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Feeling Stuck In An Unhappy Marriage Can Increase Your Risk Of Living With High BP

Feeling Stuck In An Unhappy Marriage Can Increase Your Risk Of Living With High BP

While a loving partner can have a protective effect on your health, a partner who always frustrates you will flood your body with stress hormones and damage your health.

When you vow to be with someone for the rest of your life, "for better or for worse", you most only think about the "better" and avoid thinking about the "worse". But just how bad can it get? Every relationship will face hurdles as time progresses, and the strength of the bond you share is often reflected in your and your partner's physical health.

Do you feel emotionally exhausted and worn out after a certain time, or do you find a way to bounce back and keep going? Are the conflicts in your relationship leaving your partner hotheaded?

Not only is staying in an unhappy marriage robbing you of your chance to be happy, but it's also severely affecting your health. The stress of a bad relationship or a bad marriage can lead you to the dangerous path of dealing with high blood pressure. And when this happens, you are faced with the risk of a number of other health concerns.

What happens when your relationship is a constant source of frustration

Relationships are made to be a safe space for you and your partner. But when the relationship is all about negativity or you are stuck in an unhappy marriage, it can increase your blood pressure, according to the findings of a study highlighted by ScienceDaily.

"If you had a bad marriage three years ago, three years later we found it was worse to be with your spouse because your blood pressure was raised compared to when you're not with them," said Dr. Brian Baker of the department of psychiatry and the University Health Network.

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"Being in an unhealthy relationship causes your body to release stress hormones and your heart to beat faster," said psychologist Maryann Troiani, PhD, co-author of Spontaneous Optimism, according to Health. However, when you have a good marriage, you will have the opposite results.

When you're happy with your relationship, your partner will have a protective effect on you where your blood pressure levels will go down. While a good marriage can reduce your blood pressure, reduce your stress, and reduce your risk of depression, according to a study on NCBI (National Center for Biotechnology Information), a bad marriage is stealing all those benefits away from you.

The good, bad, and ugly side of anger in relationships

Anger could be one of the first reactions that you might have during fights and arguments with your partner. But there are different ways that it might affect you.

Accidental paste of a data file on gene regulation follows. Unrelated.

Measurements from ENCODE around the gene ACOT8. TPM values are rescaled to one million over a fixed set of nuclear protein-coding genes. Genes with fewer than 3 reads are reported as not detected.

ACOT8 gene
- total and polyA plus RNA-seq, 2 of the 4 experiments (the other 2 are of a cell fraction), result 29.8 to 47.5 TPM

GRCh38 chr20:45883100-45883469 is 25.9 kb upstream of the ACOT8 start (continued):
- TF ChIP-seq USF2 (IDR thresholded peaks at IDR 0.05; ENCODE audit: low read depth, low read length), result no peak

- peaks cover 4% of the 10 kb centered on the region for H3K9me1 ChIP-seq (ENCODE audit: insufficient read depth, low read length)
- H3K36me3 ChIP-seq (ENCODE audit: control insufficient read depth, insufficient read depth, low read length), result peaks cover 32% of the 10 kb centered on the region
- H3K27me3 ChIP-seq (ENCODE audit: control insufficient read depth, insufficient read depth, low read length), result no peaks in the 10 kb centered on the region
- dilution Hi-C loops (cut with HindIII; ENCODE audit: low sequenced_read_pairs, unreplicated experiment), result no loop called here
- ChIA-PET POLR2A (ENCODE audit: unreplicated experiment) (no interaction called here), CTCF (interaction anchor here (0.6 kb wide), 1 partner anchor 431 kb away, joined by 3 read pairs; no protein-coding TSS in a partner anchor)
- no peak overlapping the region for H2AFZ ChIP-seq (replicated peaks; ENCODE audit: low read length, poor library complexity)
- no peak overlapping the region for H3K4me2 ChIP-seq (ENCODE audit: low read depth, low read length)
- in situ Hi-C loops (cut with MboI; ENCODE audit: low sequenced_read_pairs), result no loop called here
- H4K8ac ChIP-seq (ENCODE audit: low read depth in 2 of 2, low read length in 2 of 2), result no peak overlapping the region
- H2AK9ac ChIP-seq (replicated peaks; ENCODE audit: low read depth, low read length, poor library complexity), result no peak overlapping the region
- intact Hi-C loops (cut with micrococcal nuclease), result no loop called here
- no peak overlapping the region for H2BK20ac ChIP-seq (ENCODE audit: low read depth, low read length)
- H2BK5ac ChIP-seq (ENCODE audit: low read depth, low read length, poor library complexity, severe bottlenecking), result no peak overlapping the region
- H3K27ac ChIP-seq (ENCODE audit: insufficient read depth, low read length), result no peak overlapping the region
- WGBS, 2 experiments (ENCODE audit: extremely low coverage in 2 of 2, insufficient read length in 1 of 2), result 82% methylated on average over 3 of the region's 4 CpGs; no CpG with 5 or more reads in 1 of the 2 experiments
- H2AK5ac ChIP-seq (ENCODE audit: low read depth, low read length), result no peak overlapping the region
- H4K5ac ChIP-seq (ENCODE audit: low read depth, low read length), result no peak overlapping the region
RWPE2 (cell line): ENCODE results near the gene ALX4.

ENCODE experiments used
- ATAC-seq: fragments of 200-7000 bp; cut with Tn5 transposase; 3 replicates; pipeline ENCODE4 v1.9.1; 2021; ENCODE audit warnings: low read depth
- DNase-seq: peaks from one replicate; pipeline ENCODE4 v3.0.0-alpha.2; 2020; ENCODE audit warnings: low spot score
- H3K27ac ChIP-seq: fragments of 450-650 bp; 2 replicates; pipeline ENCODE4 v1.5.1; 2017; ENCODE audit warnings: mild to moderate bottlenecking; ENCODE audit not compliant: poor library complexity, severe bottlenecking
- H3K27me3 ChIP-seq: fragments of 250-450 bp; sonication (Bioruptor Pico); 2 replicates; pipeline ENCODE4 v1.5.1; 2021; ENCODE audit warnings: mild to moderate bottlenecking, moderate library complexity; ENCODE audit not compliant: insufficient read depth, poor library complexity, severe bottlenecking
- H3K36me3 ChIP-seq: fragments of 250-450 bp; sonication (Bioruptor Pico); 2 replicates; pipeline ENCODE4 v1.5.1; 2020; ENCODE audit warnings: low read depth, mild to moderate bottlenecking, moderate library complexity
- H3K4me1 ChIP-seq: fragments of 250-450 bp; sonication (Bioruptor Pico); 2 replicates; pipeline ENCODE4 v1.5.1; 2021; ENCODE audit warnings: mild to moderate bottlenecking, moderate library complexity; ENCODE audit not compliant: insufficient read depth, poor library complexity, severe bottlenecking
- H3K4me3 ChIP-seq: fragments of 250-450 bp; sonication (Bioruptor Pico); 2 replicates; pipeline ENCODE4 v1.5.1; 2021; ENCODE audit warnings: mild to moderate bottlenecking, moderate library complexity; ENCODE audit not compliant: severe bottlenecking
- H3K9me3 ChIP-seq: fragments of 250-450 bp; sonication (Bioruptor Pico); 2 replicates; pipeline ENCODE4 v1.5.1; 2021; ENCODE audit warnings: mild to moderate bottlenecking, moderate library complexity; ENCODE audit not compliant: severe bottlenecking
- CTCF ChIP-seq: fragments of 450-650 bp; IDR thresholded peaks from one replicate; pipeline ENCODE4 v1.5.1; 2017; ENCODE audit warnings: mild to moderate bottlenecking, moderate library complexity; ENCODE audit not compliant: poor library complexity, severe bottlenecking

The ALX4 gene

On one hand, when you're able to manage anger well in the relationship, it can help you exercise better control over your emotions and general state of mind. That anger can motivate you to make a positive change in your relationship for both you and your partner. On the other hand, when you or your partner are so consumed by anger towards each other that you can't control it, it can be destructive not just for your relationship, but also for your own personal growth.

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When this anger turns ugly, your body is flooded with stress hormones over and over again. And it gives rise to health problems like high blood pressure, along with the risk of heart attacks, strokes, depression, anxiety, insomnia and digestive problems, according to the Better Health Channel.

Do you lash out or bottle up your emotions in the relationship?

Exactly how deep would the effect of a stressful marriage be on your level of blood pressure? The answer to this might have something to do with how you react to the conflicts that arise with your partner.

“Conflict happens in every marriage, but people deal with it in different ways. Some of us explode with anger; some of us shut down,” said Claudia Haase, the lead author of a study by UC Berkeley and Northwestern University. “Our study shows that these different emotional behaviors can predict the development of different health problems in the long run.”

If you tend to lash out or explode with fury when you and your partner are faced with unresolved conflict, it could spike up your blood pressure levels. If your partner tends to be hotheaded, the study found that they would have a higher risk of experiencing chest pain, high blood pressure, and other heart diseases with time.

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But conversely, if you tend to be someone who bottles up your emotions, you might not experience the risk of high blood pressure, but you might develop the risk of musculoskeletal ailments, where you might notice back pain or stiff muscles.

The bottom line is that if you find your marriage to be a source of stress rather than a place of love and joy, it's important to see how you can fix things before your health starts to suffer because of it. Forcing yourself to stay in a relationship that's only increasing your stress can affect your health in ways that could only be apparent as you grow older.

References:
https://www.sciencedaily.com/releases/2000/12/001214160933.htm
https://www.betterhealth.vic.gov.au/health/healthyliving/anger-how-it-affects-people
https://www.ncbi.nlm.nih.gov/pubmed/18347896
https://www.health.com/health/gallery/0,,20668163,00.html?slide=94755#94755
https://news.berkeley.edu/2016/05/24/anger-to-heart-disease/

Disclaimer : This article is for informational purposes only and is not a substitute for professional medical advice, diagnosis, or treatment. Always seek the advice of your physician or other qualified health provider with any questions you may have regarding a medical condition.